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Thursday, April 26, 2012

Out and about in Beijing

Did I mention that when we were in Beijing we were like tourists on speed?  Seeing as much as we could and power-touring for 3 short days.  We knew we had very limited time in Beijing and that baby girl would soon be with us.
 We tried to take the subway as much as we could both in Beijing and Guangzhou because it incredibly cheap, about $2 round trip for the 4 of us, and a fun adventure.  I will say that I've used subways in the US and in Europe.  After a couple visits, I never was able to figure out the system and get around in New York, and felt like a complete dummy.  The subways in Paris and London are incredibly user friendly.  And in my opinion the subways in Guangzhou and Beijing were very easy to use once we understood the layout.  My understanding is that the vast majority of the subway in Beijing is only 4 years old so it's really brand spankin' new.  And it's clean!  Easy peasy and definitely would recommend giving it a whirl.
Patch and Papa trying to figure out how much to pay on our first attempt riding the subway.  Papa held up 4 fingers, passed some money through the hole, and got back change and tokens.  Easy enough! 
Waiting for the train to arrive.  Must not have been rush hour.  This looks incredibly slow and quiet.
The names of the stations are clearly marked above the doors in both Chinese and Pinyin.  This is the pink line.
This station is just down the street and around the corner from the Hotel Novotel in Beijing.    
Getting on the train.  Notice how amazingly clean it is!
Also notice the names above the doors, and all the stops of that train both above the doors and on the pillar.

The very first time we attempted the subway, we followed the crowd and waited by the doors for the train to come.  There were about 10-ish people by each door... kinda busy but not bad.  The train pulled up, the doors opened, and all Papa and I could see were a wall of people.  Where would we stand in there?  It looked completely full.  I inched forward with Liv and prepared to find some standing room, but then I heard Papa holler to me "Wait!" So I took Liv's arm, backed up, the doors closed, and the train left with the 4 of us now standing alone on the platform.  Papa explained that he wasn't prepared for the crowd and needed a moment.  A few minutes later, the next train came, and this one was was surprisingly more crowded than the last.  But we had watched the first train, and learned the trick to getting on a crowded train is to just step in and lead gently with your shoulder.  Amazingly, no matter how crowded, there will be room enough for you to stand.  Liv and I made our way in, and pushed our bodies together like a sandwich, as did Papa and Patch.  There was nothing to hold onto, but then again, falling was an impossibility with that many folks crammed in.  From then on, a crowded subway train wasn't intimidating.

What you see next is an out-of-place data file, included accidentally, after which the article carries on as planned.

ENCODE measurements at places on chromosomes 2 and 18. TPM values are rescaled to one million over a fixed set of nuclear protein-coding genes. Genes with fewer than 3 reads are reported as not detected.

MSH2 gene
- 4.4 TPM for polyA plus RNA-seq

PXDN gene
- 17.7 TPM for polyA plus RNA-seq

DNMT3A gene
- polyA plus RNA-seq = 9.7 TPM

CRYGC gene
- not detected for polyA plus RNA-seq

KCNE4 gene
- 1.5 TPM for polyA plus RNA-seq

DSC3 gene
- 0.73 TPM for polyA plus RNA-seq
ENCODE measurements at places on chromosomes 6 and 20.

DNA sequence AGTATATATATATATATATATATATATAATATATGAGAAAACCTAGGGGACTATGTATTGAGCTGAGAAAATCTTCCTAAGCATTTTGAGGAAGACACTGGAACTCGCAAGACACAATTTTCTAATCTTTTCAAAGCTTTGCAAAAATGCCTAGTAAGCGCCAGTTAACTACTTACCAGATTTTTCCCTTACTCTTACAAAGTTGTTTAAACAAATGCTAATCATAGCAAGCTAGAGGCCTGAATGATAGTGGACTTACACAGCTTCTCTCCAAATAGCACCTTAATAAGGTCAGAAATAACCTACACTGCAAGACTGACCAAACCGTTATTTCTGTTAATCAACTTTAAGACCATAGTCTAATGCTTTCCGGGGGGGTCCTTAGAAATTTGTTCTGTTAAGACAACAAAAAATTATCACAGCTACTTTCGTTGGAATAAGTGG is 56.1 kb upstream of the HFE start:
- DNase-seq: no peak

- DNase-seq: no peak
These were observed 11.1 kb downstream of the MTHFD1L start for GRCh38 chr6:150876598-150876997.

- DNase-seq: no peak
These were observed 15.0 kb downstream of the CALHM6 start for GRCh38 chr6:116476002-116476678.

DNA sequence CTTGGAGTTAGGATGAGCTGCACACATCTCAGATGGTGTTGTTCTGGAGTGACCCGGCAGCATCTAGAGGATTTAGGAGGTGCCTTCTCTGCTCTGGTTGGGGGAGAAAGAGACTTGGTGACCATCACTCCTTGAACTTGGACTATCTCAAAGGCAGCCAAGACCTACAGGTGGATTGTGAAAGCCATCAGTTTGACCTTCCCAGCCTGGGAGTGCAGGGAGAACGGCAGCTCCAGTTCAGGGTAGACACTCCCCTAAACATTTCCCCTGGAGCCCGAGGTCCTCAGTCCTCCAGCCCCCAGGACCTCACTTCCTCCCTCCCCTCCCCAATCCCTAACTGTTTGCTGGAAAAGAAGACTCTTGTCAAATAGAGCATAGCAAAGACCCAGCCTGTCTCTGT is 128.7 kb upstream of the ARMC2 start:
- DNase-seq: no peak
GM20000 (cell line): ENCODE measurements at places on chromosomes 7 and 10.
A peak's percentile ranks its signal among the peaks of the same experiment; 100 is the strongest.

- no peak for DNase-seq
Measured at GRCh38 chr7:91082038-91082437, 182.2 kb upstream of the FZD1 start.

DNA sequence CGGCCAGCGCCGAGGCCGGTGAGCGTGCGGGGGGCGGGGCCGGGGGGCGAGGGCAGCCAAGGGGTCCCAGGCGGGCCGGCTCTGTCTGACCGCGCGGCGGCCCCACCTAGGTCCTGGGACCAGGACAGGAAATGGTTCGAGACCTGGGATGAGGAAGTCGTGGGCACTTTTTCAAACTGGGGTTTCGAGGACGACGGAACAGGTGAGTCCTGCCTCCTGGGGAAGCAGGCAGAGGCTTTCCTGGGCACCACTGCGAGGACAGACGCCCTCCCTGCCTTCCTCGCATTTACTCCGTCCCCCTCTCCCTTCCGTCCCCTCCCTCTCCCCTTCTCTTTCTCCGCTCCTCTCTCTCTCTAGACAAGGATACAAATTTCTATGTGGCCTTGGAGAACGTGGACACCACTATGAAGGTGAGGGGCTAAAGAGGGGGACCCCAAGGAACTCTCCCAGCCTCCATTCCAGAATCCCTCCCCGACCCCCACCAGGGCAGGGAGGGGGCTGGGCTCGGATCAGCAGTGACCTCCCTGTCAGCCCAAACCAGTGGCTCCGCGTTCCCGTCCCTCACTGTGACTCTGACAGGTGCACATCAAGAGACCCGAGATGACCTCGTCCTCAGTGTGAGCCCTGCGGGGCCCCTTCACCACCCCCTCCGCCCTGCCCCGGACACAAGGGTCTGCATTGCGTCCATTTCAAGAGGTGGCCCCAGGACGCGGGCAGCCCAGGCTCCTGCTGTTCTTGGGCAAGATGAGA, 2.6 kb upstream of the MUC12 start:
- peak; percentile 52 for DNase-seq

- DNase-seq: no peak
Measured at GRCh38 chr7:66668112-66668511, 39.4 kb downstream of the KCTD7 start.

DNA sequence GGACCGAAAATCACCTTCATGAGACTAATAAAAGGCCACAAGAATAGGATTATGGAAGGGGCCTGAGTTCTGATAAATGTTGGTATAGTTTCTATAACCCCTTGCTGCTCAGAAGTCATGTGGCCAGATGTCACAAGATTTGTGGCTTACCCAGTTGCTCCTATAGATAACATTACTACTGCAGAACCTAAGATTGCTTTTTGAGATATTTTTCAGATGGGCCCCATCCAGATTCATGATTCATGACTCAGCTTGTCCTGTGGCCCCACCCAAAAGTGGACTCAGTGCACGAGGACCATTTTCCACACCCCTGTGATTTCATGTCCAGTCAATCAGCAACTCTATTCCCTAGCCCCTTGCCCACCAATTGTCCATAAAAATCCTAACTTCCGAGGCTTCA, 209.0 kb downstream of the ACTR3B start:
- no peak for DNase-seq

This sign shows all the stops that this line (in this case it's the pink line) makes.  The large blue arrow shows which direction it's going.  The red and blue arrow/flags on the bottom indicate where you can change trains (in this case for the red line 1 and blue line 2)  Also, at each hotel, we asked the concierge for a subway map and had them circle the stop closest to our hotel.  We studied this map ahead of time, and I carried it around in my pocket when we were out just in case.  
This is the name of the last stop that this train makes, so you can ensure that you are taking the train that is going in the direction you want to go.  
This is the stop closest to The Temple of Heaven, in Beijing.  I think it was only about 5 stops down from our hotel.  It cost about $2 for the 4 of us to get there and back via subway.  
We ate a huge breakfast every morning at the hotel's buffet, usually snacked our way through lunch supplemented with street food, then found a cheaper restaurant with the locals for dinner on the way back to the hotel each evening.  This way of eating was quite affordable and fit our schedule.
Care for some gizzards to go with your hangy slimy squid on a stick or any other various mystery meats?  Cooked up special just for you!
The infamous "snack street."  And she looks like she means business folks!
This is suppose to be a photo of the very yummy dinner that we ate.  Instead it's a photo of the carnage after the very yummy dinner that we ate.  We ate at this restaurant every night we were in Beijing.  The 4 of us ate dinner for about $25 for a few entrees and hot tea to drink.  On the last night we splurged and had Peking duck, (see the pretty duck plate!)  and it was a bit over $35 and worth every penny of the extra $10!